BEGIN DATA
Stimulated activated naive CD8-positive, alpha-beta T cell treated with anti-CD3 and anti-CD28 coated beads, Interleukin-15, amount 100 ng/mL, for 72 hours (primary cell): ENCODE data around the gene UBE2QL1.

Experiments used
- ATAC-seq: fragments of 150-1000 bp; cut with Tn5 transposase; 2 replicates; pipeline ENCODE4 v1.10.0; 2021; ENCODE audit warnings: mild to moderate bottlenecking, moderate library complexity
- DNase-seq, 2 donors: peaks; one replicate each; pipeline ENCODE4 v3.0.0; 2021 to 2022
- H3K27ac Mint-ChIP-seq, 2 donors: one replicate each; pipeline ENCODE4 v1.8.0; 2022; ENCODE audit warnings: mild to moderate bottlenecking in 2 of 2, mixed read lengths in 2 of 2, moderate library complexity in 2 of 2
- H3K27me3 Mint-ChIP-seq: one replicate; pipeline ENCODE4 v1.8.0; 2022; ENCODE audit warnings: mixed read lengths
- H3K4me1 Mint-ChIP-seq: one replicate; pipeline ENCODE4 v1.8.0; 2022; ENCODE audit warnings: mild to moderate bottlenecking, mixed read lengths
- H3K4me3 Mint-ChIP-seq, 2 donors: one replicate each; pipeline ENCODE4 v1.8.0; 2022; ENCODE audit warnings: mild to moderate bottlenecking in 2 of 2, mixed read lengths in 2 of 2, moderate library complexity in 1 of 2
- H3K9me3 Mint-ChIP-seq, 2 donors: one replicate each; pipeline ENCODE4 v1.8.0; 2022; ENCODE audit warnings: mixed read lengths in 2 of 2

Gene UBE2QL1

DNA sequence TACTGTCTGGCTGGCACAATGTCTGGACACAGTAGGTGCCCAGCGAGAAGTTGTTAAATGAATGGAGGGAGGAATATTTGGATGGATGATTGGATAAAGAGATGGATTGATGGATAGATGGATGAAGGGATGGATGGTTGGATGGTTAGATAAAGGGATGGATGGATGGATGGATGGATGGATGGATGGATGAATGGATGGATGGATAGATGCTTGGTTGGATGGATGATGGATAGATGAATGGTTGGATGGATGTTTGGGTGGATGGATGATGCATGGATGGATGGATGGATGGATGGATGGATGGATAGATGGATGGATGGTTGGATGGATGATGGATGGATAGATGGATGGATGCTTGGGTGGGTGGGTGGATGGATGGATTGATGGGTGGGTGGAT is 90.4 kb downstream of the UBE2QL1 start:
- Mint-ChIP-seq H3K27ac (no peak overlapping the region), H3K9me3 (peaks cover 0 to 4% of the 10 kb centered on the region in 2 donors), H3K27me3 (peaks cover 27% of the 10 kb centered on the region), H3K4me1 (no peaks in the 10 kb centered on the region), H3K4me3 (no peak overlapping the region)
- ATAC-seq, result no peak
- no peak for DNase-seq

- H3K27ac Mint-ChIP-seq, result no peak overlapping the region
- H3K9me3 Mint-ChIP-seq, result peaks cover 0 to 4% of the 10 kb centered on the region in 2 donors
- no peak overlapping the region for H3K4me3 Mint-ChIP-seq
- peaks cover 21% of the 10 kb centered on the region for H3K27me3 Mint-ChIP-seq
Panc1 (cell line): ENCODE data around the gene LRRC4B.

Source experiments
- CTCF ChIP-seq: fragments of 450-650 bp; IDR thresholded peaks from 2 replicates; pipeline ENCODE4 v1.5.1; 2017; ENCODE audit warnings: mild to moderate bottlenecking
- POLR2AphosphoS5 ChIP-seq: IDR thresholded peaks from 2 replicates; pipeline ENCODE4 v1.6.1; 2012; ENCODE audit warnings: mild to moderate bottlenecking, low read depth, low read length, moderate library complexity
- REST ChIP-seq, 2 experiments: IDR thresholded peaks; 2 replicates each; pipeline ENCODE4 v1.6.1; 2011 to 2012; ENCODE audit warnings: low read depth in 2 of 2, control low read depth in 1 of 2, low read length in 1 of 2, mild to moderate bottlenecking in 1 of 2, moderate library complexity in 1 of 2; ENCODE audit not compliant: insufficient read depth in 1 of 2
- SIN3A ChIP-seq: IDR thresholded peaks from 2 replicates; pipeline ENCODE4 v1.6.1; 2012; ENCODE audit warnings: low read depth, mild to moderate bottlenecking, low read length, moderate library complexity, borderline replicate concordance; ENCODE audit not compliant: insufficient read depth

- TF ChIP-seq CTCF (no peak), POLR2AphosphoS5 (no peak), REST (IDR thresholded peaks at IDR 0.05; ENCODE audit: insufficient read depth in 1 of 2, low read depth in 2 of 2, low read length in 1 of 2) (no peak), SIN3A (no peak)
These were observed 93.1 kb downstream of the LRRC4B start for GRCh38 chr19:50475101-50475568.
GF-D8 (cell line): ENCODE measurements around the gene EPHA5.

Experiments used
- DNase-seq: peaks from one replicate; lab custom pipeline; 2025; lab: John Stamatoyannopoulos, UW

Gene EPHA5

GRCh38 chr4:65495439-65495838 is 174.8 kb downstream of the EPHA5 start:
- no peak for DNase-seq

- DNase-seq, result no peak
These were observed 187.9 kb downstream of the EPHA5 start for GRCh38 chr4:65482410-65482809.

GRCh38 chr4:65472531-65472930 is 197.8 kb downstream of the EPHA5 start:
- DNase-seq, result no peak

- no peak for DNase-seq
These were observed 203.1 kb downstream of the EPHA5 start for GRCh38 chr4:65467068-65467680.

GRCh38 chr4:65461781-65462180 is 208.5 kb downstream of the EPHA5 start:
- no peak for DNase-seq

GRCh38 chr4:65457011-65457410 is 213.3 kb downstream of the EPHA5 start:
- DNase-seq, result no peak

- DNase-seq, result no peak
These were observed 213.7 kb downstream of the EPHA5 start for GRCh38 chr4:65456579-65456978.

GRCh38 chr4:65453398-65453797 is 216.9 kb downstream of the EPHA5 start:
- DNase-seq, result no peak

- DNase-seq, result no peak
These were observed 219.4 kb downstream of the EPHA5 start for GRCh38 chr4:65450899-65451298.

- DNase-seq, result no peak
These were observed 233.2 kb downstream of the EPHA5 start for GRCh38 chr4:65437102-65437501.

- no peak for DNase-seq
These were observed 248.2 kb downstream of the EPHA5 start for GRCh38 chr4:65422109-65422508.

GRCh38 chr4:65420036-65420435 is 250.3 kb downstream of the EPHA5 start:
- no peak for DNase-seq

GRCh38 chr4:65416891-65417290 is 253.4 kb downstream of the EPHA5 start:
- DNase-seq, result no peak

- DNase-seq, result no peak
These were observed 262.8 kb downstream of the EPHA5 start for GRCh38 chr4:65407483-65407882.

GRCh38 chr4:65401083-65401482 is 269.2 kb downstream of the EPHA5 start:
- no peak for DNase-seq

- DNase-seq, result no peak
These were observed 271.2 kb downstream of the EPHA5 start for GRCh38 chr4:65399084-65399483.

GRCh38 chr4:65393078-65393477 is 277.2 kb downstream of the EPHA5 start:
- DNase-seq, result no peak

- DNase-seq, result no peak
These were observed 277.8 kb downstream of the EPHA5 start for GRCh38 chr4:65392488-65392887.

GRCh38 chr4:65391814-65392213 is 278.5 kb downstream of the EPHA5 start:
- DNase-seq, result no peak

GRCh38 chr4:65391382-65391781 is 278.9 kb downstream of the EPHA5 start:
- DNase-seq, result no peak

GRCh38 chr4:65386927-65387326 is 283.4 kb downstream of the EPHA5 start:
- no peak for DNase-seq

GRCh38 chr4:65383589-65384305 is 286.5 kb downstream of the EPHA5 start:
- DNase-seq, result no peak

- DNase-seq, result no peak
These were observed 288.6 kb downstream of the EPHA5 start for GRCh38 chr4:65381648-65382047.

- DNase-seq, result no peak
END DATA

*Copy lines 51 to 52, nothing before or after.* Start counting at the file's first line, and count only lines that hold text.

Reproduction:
- no peak for DNase-seq
These were observed 248.2 kb downstream of the EPHA5 start for GRCh38 chr4:65422109-65422508.